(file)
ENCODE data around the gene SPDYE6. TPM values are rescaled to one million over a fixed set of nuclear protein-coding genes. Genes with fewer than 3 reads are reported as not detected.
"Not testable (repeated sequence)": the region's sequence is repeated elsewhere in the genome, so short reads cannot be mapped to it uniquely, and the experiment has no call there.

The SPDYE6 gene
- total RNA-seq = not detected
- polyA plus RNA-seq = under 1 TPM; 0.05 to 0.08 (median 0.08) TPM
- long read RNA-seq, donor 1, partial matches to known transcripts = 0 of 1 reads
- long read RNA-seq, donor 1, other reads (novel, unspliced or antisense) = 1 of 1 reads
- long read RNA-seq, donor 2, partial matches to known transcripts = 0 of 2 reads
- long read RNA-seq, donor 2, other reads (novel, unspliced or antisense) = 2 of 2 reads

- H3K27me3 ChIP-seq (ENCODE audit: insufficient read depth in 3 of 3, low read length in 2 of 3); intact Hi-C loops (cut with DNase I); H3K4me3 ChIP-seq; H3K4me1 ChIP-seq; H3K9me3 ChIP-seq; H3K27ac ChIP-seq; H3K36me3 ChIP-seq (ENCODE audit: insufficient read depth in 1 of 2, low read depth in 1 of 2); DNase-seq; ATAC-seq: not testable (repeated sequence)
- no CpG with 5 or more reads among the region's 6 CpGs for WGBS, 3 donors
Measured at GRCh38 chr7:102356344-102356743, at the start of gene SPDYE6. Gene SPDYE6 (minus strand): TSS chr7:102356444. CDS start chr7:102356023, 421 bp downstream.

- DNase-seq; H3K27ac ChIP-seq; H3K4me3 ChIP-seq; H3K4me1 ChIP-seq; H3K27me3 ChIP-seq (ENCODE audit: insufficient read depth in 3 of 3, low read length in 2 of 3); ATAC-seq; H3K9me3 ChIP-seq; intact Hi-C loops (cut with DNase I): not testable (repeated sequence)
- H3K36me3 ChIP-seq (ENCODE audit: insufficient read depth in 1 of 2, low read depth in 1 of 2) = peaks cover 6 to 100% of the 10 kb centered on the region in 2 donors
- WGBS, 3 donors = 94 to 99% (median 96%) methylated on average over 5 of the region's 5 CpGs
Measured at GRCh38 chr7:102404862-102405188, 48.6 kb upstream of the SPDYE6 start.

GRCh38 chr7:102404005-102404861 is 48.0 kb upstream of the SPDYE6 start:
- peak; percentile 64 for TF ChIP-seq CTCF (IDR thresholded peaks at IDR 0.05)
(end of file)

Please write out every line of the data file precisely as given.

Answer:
ENCODE data around the gene SPDYE6. TPM values are rescaled to one million over a fixed set of nuclear protein-coding genes. Genes with fewer than 3 reads are reported as not detected.
"Not testable (repeated sequence)": the region's sequence is repeated elsewhere in the genome, so short reads cannot be mapped to it uniquely, and the experiment has no call there.

The SPDYE6 gene
- total RNA-seq = not detected
- polyA plus RNA-seq = under 1 TPM; 0.05 to 0.08 (median 0.08) TPM
- long read RNA-seq, donor 1, partial matches to known transcripts = 0 of 1 reads
- long read RNA-seq, donor 1, other reads (novel, unspliced or antisense) = 1 of 1 reads
- long read RNA-seq, donor 2, partial matches to known transcripts = 0 of 2 reads
- long read RNA-seq, donor 2, other reads (novel, unspliced or antisense) = 2 of 2 reads

- H3K27me3 ChIP-seq (ENCODE audit: insufficient read depth in 3 of 3, low read length in 2 of 3); intact Hi-C loops (cut with DNase I); H3K4me3 ChIP-seq; H3K4me1 ChIP-seq; H3K9me3 ChIP-seq; H3K27ac ChIP-seq; H3K36me3 ChIP-seq (ENCODE audit: insufficient read depth in 1 of 2, low read depth in 1 of 2); DNase-seq; ATAC-seq: not testable (repeated sequence)
- no CpG with 5 or more reads among the region's 6 CpGs for WGBS, 3 donors
Measured at GRCh38 chr7:102356344-102356743, at the start of gene SPDYE6. Gene SPDYE6 (minus strand): TSS chr7:102356444. CDS start chr7:102356023, 421 bp downstream.

- DNase-seq; H3K27ac ChIP-seq; H3K4me3 ChIP-seq; H3K4me1 ChIP-seq; H3K27me3 ChIP-seq (ENCODE audit: insufficient read depth in 3 of 3, low read length in 2 of 3); ATAC-seq; H3K9me3 ChIP-seq; intact Hi-C loops (cut with DNase I): not testable (repeated sequence)
- H3K36me3 ChIP-seq (ENCODE audit: insufficient read depth in 1 of 2, low read depth in 1 of 2) = peaks cover 6 to 100% of the 10 kb centered on the region in 2 donors
- WGBS, 3 donors = 94 to 99% (median 96%) methylated on average over 5 of the region's 5 CpGs
Measured at GRCh38 chr7:102404862-102405188, 48.6 kb upstream of the SPDYE6 start.

GRCh38 chr7:102404005-102404861 is 48.0 kb upstream of the SPDYE6 start:
- peak; percentile 64 for TF ChIP-seq CTCF (IDR thresholded peaks at IDR 0.05)